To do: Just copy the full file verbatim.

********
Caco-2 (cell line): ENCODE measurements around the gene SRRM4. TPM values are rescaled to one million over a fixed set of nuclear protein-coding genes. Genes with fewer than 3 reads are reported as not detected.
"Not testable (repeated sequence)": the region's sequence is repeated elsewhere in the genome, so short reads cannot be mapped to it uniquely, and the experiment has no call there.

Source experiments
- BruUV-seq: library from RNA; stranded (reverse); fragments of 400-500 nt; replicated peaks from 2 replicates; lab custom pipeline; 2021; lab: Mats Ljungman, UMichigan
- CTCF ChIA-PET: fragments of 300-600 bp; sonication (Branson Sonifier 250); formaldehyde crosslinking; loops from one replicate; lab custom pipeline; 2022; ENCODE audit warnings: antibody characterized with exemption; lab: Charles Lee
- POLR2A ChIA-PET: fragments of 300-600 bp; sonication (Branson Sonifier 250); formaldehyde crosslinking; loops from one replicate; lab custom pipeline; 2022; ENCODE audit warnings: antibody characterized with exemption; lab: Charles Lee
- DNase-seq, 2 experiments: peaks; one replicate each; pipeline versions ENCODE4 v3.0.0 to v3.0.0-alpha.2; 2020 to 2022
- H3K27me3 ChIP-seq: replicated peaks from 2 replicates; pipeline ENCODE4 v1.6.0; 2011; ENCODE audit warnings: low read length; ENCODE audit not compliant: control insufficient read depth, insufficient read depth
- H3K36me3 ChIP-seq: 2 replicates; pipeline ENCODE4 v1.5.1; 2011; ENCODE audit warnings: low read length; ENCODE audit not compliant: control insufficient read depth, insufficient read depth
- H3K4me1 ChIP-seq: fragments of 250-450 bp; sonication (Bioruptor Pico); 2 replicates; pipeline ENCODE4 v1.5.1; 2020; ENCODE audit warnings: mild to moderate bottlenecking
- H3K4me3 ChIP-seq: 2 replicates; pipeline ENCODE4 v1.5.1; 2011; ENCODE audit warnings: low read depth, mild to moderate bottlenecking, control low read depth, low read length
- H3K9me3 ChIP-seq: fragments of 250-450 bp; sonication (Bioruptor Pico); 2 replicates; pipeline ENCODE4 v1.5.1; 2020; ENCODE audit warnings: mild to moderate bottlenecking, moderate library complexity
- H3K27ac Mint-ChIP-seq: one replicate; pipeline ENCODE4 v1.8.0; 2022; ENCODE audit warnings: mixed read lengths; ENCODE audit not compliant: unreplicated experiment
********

Caco-2 (cell line): ENCODE measurements around the gene SRRM4. TPM values are rescaled to one million over a fixed set of nuclear protein-coding genes. Genes with fewer than 3 reads are reported as not detected.
"Not testable (repeated sequence)": the region's sequence is repeated elsewhere in the genome, so short reads cannot be mapped to it uniquely, and the experiment has no call there.

Source experiments
- BruUV-seq: library from RNA; stranded (reverse); fragments of 400-500 nt; replicated peaks from 2 replicates; lab custom pipeline; 2021; lab: Mats Ljungman, UMichigan
- CTCF ChIA-PET: fragments of 300-600 bp; sonication (Branson Sonifier 250); formaldehyde crosslinking; loops from one replicate; lab custom pipeline; 2022; ENCODE audit warnings: antibody characterized with exemption; lab: Charles Lee
- POLR2A ChIA-PET: fragments of 300-600 bp; sonication (Branson Sonifier 250); formaldehyde crosslinking; loops from one replicate; lab custom pipeline; 2022; ENCODE audit warnings: antibody characterized with exemption; lab: Charles Lee
- DNase-seq, 2 experiments: peaks; one replicate each; pipeline versions ENCODE4 v3.0.0 to v3.0.0-alpha.2; 2020 to 2022
- H3K27me3 ChIP-seq: replicated peaks from 2 replicates; pipeline ENCODE4 v1.6.0; 2011; ENCODE audit warnings: low read length; ENCODE audit not compliant: control insufficient read depth, insufficient read depth
- H3K36me3 ChIP-seq: 2 replicates; pipeline ENCODE4 v1.5.1; 2011; ENCODE audit warnings: low read length; ENCODE audit not compliant: control insufficient read depth, insufficient read depth
- H3K4me1 ChIP-seq: fragments of 250-450 bp; sonication (Bioruptor Pico); 2 replicates; pipeline ENCODE4 v1.5.1; 2020; ENCODE audit warnings: mild to moderate bottlenecking
- H3K4me3 ChIP-seq: 2 replicates; pipeline ENCODE4 v1.5.1; 2011; ENCODE audit warnings: low read depth, mild to moderate bottlenecking, control low read depth, low read length
- H3K9me3 ChIP-seq: fragments of 250-450 bp; sonication (Bioruptor Pico); 2 replicates; pipeline ENCODE4 v1.5.1; 2020; ENCODE audit warnings: mild to moderate bottlenecking, moderate library complexity
- H3K27ac Mint-ChIP-seq: one replicate; pipeline ENCODE4 v1.8.0; 2022; ENCODE audit warnings: mixed read lengths; ENCODE audit not compliant: unreplicated experiment